Dylan catches a 10-song case of the blues
Back in 2006, when everybody else was pretending that everything was OK, Bob Dylan knew better. "The buying power of the proletariat has gone down," he croaked on "Workingman's Blues #2," making like a cross between Karl Marx and Merle Haggard on his album Modern Times. "Money's getting shallow and weak."
Back in 2006, when everybody else was pretending that everything was OK, Bob Dylan knew better.
"The buying power of the proletariat has gone down," he croaked on "Workingman's Blues #2," making like a cross between Karl Marx and Merle Haggard on his album Modern Times. "Money's getting shallow and weak."
And now that everything - or the global economy, at least - has gone bad, Dylan is singing a song on his new album, Together Through Life (Columbia *** out of four stars), called "It's All Good." No need to fret, however, Bob-watchers: The bilious bard has not turned into a happy-go-lucky optimist.
To the contrary: "It's All Good" is as snide and sneering a song as you'd expect Dylan to write about an annoyingly overused phrase that attempts to keep trouble at arm's length.
"Big politician, tellin' lies / Restaurant kitchen, all full of flies," he rhymes, detailing a world where "a teacup full of water is enough to drown," and that, no matter how many times he repeats the title, seems to be headed straight to hell. (Which, by the way, is also where the spouse of the henpecked singer on "My Wife's Home Town" resides.)
On Together Through Life - an uneven but engagingly loose 10-song set that doesn't quite measure up to either Modern Times or Love and Theft (2001) - Dylan has come down with a case of the blues.
The Chicago blues, to be precise. "My Wife's Home Town," one of a handful of throwaway cuts, pulls so blatantly from Willie Dixon's "I Just Want to Make Love to You," that the bass-playing Chess Records house songwriter is given a co-author credit.
And "Beyond Here Lies Nothin'," Dylan's leadoff track, is a kind of blues samba that specifically conjures up the spooky echo that distinguished the great work done by Windy City bluesmen Otis Rush and Magic Sam for Cobra Records in the mid-'50s. (Like much of the album, the song features Tom Petty guitarist Mike Campbell and Los Lobos' David Hidalgo on accordion.)
Dylan, of course, is a born borrower, a genius of creative thievery, as well as just a plain old genius. Back in the day, he took what he needed from Woody Guthrie, and on Modern Times, he seemed to have lifted from the Confederate poet Henry Timrod and the Roman poet Ovid.
The cover of Together Through Life sports a 1959 Bruce Davidson photo of a couple making out in the back of a car that was previously used on the late Larry Brown's story collection Big Bad Love.
And the album's title, it has been widely speculated, pulls from Walt Whitman's Leaves of Grass poem "When I Peruse the Conquer'd Fame," which does, indeed, include the words "together through life." More to the point, it speaks of "the brotherhood of lovers" who remain unfaltering in their affection and faithfulness "through youth and through middle and old age," and whose enduring bond fills Whitman with "the bitterest envy."
Now, that's a point of view that I'd call Dylanesque. For, while Together Through Life has more than its share of tender moments, and Dylan remains, at heart, a romantic (both upper- and lower-case), his third self-produced studio album also delivers the nasty sting of love gone bad and hope denied.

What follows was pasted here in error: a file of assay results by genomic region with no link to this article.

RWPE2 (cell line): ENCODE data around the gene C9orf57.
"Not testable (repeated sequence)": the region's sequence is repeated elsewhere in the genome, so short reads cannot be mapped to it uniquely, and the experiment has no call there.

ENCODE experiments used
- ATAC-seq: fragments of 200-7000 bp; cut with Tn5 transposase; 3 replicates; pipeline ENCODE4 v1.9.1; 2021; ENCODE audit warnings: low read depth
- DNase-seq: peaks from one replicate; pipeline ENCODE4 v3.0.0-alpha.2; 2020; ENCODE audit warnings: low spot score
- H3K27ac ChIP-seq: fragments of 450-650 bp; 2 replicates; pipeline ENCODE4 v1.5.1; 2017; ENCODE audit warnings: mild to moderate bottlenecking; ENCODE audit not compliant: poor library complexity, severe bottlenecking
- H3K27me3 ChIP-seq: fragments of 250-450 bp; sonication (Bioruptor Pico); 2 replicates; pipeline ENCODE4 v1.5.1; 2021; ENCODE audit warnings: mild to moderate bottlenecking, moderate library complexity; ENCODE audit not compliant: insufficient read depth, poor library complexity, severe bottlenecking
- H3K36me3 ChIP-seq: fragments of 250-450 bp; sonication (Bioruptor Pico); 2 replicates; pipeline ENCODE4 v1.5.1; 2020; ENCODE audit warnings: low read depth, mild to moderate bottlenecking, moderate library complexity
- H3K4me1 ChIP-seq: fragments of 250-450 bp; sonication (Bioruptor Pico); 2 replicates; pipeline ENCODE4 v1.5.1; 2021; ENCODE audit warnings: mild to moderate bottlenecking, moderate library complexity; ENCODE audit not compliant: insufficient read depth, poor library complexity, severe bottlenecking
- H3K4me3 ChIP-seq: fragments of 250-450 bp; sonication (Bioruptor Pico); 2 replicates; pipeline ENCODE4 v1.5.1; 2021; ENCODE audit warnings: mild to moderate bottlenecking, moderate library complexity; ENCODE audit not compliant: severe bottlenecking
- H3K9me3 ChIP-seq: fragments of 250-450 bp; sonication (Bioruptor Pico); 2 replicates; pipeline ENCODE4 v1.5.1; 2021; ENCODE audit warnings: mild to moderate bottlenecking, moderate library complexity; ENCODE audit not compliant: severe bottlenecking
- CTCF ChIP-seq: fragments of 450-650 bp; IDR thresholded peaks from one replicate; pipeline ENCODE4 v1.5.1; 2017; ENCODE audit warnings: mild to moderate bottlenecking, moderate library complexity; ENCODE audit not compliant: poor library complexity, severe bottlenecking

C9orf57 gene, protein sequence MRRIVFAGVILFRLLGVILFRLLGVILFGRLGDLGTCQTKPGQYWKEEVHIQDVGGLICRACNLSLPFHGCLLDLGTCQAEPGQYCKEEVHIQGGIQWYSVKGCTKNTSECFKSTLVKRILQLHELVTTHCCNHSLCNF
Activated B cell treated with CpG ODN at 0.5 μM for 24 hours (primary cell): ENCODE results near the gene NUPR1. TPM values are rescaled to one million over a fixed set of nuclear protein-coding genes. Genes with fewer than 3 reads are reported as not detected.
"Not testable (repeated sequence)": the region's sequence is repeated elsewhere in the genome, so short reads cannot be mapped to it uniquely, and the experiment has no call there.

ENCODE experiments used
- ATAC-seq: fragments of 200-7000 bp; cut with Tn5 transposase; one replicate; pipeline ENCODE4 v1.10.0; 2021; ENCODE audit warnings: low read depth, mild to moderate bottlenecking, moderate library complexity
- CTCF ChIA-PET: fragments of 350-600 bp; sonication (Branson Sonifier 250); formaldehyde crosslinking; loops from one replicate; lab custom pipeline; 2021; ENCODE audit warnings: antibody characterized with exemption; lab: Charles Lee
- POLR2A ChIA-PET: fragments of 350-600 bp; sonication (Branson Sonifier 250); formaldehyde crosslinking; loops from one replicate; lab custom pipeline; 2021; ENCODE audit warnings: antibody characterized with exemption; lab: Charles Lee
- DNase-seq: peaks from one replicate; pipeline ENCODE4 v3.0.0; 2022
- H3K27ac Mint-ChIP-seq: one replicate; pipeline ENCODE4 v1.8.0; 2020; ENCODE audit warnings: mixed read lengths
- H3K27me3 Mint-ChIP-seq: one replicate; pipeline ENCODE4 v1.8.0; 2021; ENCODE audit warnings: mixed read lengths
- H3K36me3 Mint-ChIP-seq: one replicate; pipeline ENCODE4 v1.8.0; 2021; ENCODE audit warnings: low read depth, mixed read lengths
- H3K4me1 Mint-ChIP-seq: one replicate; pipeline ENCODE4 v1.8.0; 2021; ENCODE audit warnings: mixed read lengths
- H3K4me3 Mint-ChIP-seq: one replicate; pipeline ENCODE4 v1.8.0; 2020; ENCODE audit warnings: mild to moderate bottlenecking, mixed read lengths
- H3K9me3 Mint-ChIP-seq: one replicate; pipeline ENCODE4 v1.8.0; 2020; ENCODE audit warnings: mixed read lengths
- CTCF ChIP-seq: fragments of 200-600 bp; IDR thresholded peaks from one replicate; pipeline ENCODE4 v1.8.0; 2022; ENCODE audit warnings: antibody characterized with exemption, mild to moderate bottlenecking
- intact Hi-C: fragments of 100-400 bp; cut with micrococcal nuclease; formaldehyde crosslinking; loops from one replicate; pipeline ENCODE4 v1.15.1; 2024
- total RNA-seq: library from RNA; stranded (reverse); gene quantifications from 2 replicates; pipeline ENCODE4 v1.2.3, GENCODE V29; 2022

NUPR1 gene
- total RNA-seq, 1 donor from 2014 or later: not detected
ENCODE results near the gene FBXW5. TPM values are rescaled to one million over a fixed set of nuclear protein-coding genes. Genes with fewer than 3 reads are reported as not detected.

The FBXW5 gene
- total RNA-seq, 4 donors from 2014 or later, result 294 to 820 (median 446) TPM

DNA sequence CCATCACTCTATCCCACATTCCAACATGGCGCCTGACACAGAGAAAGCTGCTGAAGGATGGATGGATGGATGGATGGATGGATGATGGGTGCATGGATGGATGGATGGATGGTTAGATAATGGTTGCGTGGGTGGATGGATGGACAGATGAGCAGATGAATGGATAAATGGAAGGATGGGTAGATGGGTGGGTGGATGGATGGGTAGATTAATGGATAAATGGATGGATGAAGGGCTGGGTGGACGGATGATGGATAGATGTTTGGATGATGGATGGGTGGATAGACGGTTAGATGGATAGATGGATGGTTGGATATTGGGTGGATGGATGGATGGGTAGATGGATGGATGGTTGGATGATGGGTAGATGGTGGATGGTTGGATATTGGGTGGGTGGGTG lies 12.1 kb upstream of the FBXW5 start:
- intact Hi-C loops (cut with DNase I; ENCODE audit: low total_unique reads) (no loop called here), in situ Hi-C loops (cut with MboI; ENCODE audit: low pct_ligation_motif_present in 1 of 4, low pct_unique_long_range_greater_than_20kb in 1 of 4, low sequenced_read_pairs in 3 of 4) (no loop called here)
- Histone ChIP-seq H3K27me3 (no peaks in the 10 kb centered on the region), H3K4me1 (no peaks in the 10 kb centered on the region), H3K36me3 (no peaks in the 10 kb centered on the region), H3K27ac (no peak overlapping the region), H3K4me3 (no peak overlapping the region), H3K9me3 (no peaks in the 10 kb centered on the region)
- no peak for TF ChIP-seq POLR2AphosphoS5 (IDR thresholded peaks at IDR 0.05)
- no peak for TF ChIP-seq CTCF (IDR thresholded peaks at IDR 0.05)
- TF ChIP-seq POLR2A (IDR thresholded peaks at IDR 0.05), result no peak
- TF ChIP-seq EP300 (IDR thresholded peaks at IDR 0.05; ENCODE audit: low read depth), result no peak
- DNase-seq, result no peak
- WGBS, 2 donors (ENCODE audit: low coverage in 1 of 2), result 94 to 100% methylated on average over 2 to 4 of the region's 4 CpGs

Sometimes, his songs are bold enough to link his internal artistic life with the nation's tragic history. "I'm listening to Billy Joe Shaver, and I'm reading James Joyce," he reveals on the easy-rolling "I Feel a Change Comin' On," which is essentially his Facebook profile in song. "Some people they tell me I've got the blood of the land in my voice."
Other times, his miseries are more private. "Put my tears in a bottle, screw the top on tight," he groans in a voice that grows ever more gravelly, but no less expressive as Hidalgo's squeezebox wheezes in the border-crossing norteño "If You Ever Go to Houston." And in the grimy mood piece "Forgetful Heart," he's at his most powerfully grim, in a song that questions the singer's own ability to love: "The door has closed forevermore, if indeed there ever was a door."
All this might make Together Through Life, which features several songs cowritten with Grateful Dead lyricist Robert Hunter, sound like an unrelentingly bleak endeavor.
But that is by no means the case with the album, which, like his previous two discs, was produced by Dylan under the pseudonym Jack Frost. Dylan's '50s-era version of the 12-bar blues harks back to a time when the bruising, electrified sound was jukebox-targeted dance music of the slow and speeded-up varieties. Upbeat numbers like "Shake Shake Mama" and "It's All Good" sound delighted to be hurtling into the darkness.
Some of the slower songs drag, particularly the six-minute "This Dream of You." That can't be said, however, of the decorous parlor ballad "Life Is Hard," which was written for French La Vie en Rose director Olivier Dahan's forthcoming movie My Own Love Song, and whose composition led to the songwriting that resulted in Together Through Life.
Speaking of "Life Is Hard," Dylan recently told interviewer Bill Flanagan that, "today, the mad rush of the world would trample all over delicate music like that. . . . That type of music existed in a more timeless state of life."
Increasingly, the now-68-year-old Dylan makes music that outwardly has less and less to do with "modern times." Together Through Life continues that trend, and though it's not the strongest of his 21st-century work, it still demonstrates Dylan's ability to make music that connects with a resonating past, while speaking to the here and now.